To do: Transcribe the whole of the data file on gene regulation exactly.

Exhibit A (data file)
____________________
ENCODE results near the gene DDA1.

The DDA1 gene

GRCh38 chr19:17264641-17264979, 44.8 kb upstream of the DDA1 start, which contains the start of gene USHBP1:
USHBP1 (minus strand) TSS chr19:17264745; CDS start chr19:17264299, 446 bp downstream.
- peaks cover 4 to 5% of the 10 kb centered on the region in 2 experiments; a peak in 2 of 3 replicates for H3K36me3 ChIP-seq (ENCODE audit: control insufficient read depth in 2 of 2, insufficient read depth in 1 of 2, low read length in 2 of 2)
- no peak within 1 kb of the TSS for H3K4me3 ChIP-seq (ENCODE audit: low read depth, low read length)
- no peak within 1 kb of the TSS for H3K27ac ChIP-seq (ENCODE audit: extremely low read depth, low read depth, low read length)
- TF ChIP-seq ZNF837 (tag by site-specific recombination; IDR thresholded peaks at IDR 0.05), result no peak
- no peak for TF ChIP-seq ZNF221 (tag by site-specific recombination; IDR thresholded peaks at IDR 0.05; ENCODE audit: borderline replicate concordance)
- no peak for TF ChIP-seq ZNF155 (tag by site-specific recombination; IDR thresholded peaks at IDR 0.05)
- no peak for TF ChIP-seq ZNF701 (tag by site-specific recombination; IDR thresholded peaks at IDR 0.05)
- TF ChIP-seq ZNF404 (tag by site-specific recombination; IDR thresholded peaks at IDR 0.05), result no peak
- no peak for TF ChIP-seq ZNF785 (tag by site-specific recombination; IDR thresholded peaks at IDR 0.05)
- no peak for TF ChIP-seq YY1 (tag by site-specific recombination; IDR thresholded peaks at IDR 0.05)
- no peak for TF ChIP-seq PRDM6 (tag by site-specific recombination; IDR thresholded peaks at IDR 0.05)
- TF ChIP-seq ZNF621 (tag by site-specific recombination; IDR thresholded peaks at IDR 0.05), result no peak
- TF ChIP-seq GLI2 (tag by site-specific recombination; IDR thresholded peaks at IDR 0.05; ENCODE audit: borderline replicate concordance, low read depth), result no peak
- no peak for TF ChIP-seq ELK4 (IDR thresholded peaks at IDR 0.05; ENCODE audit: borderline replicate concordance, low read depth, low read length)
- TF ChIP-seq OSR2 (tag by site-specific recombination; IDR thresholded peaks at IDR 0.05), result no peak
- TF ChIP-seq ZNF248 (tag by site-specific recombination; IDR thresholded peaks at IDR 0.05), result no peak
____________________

ENCODE results near the gene DDA1.

The DDA1 gene

GRCh38 chr19:17264641-17264979, 44.8 kb upstream of the DDA1 start, which contains the start of gene USHBP1:
USHBP1 (minus strand) TSS chr19:17264745; CDS start chr19:17264299, 446 bp downstream.
- peaks cover 4 to 5% of the 10 kb centered on the region in 2 experiments; a peak in 2 of 3 replicates for H3K36me3 ChIP-seq (ENCODE audit: control insufficient read depth in 2 of 2, insufficient read depth in 1 of 2, low read length in 2 of 2)
- no peak within 1 kb of the TSS for H3K4me3 ChIP-seq (ENCODE audit: low read depth, low read length)
- no peak within 1 kb of the TSS for H3K27ac ChIP-seq (ENCODE audit: extremely low read depth, low read depth, low read length)
- TF ChIP-seq ZNF837 (tag by site-specific recombination; IDR thresholded peaks at IDR 0.05), result no peak
- no peak for TF ChIP-seq ZNF221 (tag by site-specific recombination; IDR thresholded peaks at IDR 0.05; ENCODE audit: borderline replicate concordance)
- no peak for TF ChIP-seq ZNF155 (tag by site-specific recombination; IDR thresholded peaks at IDR 0.05)
- no peak for TF ChIP-seq ZNF701 (tag by site-specific recombination; IDR thresholded peaks at IDR 0.05)
- TF ChIP-seq ZNF404 (tag by site-specific recombination; IDR thresholded peaks at IDR 0.05), result no peak
- no peak for TF ChIP-seq ZNF785 (tag by site-specific recombination; IDR thresholded peaks at IDR 0.05)
- no peak for TF ChIP-seq YY1 (tag by site-specific recombination; IDR thresholded peaks at IDR 0.05)
- no peak for TF ChIP-seq PRDM6 (tag by site-specific recombination; IDR thresholded peaks at IDR 0.05)
- TF ChIP-seq ZNF621 (tag by site-specific recombination; IDR thresholded peaks at IDR 0.05), result no peak
- TF ChIP-seq GLI2 (tag by site-specific recombination; IDR thresholded peaks at IDR 0.05; ENCODE audit: borderline replicate concordance, low read depth), result no peak
- no peak for TF ChIP-seq ELK4 (IDR thresholded peaks at IDR 0.05; ENCODE audit: borderline replicate concordance, low read depth, low read length)
- TF ChIP-seq OSR2 (tag by site-specific recombination; IDR thresholded peaks at IDR 0.05), result no peak
- TF ChIP-seq ZNF248 (tag by site-specific recombination; IDR thresholded peaks at IDR 0.05), result no peak